Northeastern Illinois does not attain national ambient air quality standards (NAAQS) for Ozone. Depending on the Standard it is classified either as marginal or moderate non-attainment area for the 8-hour ozone standard. The region must implement a transportation program which will help to reduce levels of these pollutants to national standards.
Nonattainment areas are designated by the US Environmental Protection Agency (US EPA) based, in part, on recommendations from the Illinois Environmental Protection Agency (IEPA). IEPA's recommendation follows US EPA guidelines for identifying nonattainment areas. This includes not just monitor data, but also emissions data, urbanization patterns, meteorology, and so on. Technical information on this process can be found on the IEPA website.
The IL-IN-WI Nonattainment area does not have the same geographic boundaries as MPO as they are established through a different process than then MPO boundaies are. With each standard a nonattainment area is established by the US EPA. The the nonattainment boundaries and the MPO boundaries are similar but not identical. The nonattainment area in northeast Illinois under the 1997 and 2008 Ozone standards are the same and include: Cook, DuPage, Kane, Lake, McHenry, and Will Counties and portions of Grundy (Aux Sable and Goose Lake Townships) and Kendall (Oswego Township) Counties. Under the 2015 Ozone standard the nonattainment area no longer includes McHenry County.
The nonattainment area under all 3 Ozone standards also includes portions that are outside of Illinois. The 1997 Ozone standard also included a portion of NW Indiana and the 2008 and 2015 Ozone standards also included portions of NW Indiana and SE Wisconsin. The Northwestern Indiana Regional Planning Commission and Southeastern Wisconsin Regional Planning Commission handle conformity requirements for those portions of the nonattainment area that are in there respective states while CMAP is responsible for transportation conformity in Northeast Illinois portion of the nonattainment area for each Ozone standard.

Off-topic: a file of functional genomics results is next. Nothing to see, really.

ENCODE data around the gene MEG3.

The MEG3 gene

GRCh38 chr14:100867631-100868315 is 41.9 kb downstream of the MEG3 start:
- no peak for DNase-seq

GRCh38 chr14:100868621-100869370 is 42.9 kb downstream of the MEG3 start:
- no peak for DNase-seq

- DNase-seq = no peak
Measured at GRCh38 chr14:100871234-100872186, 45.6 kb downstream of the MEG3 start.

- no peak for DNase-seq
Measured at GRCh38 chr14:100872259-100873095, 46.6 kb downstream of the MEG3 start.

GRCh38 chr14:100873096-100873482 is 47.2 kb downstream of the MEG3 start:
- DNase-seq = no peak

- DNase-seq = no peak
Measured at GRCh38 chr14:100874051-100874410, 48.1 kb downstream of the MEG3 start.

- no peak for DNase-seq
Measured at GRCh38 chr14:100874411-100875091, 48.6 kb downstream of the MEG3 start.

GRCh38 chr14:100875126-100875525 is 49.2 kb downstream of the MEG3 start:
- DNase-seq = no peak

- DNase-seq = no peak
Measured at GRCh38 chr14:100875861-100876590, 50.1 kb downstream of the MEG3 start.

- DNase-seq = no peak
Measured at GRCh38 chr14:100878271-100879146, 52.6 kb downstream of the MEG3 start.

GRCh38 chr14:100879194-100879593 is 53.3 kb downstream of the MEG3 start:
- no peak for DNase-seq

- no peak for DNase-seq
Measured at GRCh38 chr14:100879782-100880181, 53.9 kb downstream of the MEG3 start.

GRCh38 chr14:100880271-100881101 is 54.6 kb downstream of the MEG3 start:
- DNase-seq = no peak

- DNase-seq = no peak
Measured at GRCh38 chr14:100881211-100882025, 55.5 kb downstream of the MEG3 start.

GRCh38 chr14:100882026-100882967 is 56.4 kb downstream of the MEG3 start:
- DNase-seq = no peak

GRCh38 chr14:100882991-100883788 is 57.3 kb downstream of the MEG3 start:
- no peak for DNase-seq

As part of the transportation planning and programming process, CMAP staff evaluates the impact of proposed transportation activities on the region's air quality. This evaluation, called a conformity analysis, must demonstrate that the a long-range regional transportation plan or Transportation Improvement Program (TIP) conforms before it is approved by the MPO or accepted by DOT.
The conformity analysis must demonstrate that the emissions resulting from the long-range regional transportation plan or TIP meet the requirements of (i.e., "conform to") the regulations governing air quality.
Interagency consultation is required under the transportation conformity rule, as described in 40 CFR 51.402. In the northeastern Illinois region, these procedures are addressed through the Tier II Consultation process. Decisions made through this interagency consultation process guide the MPO in making conformity determinations.